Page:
Development and Validation of a Colon Cancer Risk Assessment Tool for Patients Undergoing Colonoscopy

Kastrinos, Fay; Allen, John I.; Stockwell, David H.; Stoffel, Elena M.; Cook, Earl F.; Mutinga, Muthoka L.; Balmaña, Judith; Syngal, Sapna
June 2009
American Journal of Gastroenterology;Jun2009, Vol. 104 Issue 6, p1508
Academic Journal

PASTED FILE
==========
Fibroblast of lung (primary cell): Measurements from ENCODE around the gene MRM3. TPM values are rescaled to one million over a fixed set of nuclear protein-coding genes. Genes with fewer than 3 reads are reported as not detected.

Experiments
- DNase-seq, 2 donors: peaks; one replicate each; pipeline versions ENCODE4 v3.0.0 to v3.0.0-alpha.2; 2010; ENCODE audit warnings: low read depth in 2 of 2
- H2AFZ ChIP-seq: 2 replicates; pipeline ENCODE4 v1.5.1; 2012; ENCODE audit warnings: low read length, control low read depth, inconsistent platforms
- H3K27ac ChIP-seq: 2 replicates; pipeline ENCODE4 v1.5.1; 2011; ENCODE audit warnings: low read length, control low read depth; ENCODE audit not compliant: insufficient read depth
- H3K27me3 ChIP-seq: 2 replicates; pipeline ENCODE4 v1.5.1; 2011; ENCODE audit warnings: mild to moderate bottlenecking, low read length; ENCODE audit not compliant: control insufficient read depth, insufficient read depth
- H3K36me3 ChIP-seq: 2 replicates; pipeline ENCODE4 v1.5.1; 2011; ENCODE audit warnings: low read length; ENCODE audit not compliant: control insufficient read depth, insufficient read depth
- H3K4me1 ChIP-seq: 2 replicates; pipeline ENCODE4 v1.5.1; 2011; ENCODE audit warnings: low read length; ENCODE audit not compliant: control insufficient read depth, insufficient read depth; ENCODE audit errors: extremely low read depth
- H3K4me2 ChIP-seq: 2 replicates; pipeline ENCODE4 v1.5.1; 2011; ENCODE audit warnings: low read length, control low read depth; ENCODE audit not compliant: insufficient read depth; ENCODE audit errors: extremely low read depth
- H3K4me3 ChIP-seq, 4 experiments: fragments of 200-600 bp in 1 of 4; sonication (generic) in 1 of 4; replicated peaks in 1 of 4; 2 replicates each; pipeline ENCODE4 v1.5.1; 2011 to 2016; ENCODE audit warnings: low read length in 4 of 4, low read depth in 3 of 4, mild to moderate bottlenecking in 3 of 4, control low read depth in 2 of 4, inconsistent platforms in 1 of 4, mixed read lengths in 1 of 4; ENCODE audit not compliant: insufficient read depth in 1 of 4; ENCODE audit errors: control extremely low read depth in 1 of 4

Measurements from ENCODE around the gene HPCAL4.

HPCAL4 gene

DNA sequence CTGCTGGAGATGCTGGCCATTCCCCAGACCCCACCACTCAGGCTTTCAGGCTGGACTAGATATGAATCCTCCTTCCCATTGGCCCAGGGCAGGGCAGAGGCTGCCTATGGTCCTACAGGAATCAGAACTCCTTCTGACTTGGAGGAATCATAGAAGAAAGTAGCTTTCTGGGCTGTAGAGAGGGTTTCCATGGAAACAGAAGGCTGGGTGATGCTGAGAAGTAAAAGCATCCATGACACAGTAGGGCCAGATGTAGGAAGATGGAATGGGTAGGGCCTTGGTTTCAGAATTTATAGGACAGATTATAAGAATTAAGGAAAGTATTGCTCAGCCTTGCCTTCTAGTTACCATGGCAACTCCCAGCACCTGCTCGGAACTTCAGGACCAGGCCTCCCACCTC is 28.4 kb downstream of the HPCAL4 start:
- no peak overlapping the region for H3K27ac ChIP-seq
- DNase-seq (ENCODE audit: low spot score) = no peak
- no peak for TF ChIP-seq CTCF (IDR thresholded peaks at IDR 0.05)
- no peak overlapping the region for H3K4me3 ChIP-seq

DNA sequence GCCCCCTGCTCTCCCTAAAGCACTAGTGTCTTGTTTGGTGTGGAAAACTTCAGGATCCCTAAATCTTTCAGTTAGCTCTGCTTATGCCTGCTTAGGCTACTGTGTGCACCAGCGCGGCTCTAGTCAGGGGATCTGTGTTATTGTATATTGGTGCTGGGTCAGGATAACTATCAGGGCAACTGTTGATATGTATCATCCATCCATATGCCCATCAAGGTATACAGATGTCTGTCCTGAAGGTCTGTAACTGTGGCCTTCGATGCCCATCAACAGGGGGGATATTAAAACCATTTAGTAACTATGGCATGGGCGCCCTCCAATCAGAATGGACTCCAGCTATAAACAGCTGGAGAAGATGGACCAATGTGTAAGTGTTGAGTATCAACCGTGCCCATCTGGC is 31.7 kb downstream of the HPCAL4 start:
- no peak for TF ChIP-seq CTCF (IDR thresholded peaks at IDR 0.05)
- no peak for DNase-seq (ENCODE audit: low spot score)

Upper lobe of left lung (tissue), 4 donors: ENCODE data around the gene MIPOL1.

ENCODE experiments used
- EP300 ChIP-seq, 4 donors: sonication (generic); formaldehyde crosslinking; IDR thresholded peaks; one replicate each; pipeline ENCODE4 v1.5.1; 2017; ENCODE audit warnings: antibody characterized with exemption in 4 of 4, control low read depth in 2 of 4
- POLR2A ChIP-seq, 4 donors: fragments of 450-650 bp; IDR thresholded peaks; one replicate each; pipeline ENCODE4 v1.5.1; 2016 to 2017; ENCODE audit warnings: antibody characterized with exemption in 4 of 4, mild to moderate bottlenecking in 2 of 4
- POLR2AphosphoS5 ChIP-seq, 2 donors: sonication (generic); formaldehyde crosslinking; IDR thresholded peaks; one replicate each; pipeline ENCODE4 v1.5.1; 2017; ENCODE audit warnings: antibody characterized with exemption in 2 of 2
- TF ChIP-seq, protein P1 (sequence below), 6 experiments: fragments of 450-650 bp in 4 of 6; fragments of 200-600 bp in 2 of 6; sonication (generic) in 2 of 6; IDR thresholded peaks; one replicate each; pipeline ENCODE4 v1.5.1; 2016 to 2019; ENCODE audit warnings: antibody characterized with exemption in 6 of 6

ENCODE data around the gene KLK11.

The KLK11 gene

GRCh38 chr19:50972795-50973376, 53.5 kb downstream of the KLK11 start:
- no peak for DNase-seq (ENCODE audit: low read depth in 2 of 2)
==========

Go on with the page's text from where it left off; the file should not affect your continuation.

OBJECTIVES:Diagnostic criteria for hereditary colorectal cancer (CRC) are complex. “Open-access” colonoscopy makes it challenging to identify who needs genetic evaluation, intensive surveillance, and screening for extracolonic tumors. Our aim was to develop a simple, preprocedural risk assessment tool to identify who may be at highest risk for CRC.METHODS:A total of 631 outpatients undergoing colonoscopy at two academic practices completed a questionnaire assessing personal and family histories of CRC, polyps, and Lynch syndrome (LS)-associated malignancies. Subjects were considered to be high-risk if one of the nine prespecified characteristics of hereditary CRC syndromes was met. Through recursive partitioning analysis, an algorithm of fewest questions needed to capture the most high-risk individuals was developed. The results were validated in 5,335 individuals undergoing colonoscopy at five private endoscopy centers and tested in 285 carriers of mismatch repair mutations associated with LS.RESULTS:About 17.7% and 20.0% of individuals were classified as high-risk in the development and validation cohorts, respectively. Recursive partitioning revealed three questions that were most informative for identifying high-risk patients: (i) “Do you have a first-degree relative with CRC or LS-related cancer diagnosed before age 50?” (ii) “Have you had CRC or polyps diagnosed before age 50?” (iii) “Do you have ≥3 relatives with CRC?” When asked successively, these questions identified 77% of high-risk individuals in both cohorts and 271 of 285 (95%) of mutation carriers.CONCLUSIONS:Approximately one in five individuals undergoing colonoscopy would benefit from further risk assessment. We developed a simple, three-question CRC Risk Assessment Tool to identify the majority of patients who require additional assessment and possible genetic evaluation.Am J Gastroenterol 2009; 104:1508–1518; doi:10.1038/ajg.2009.135; published online 28 April 2009


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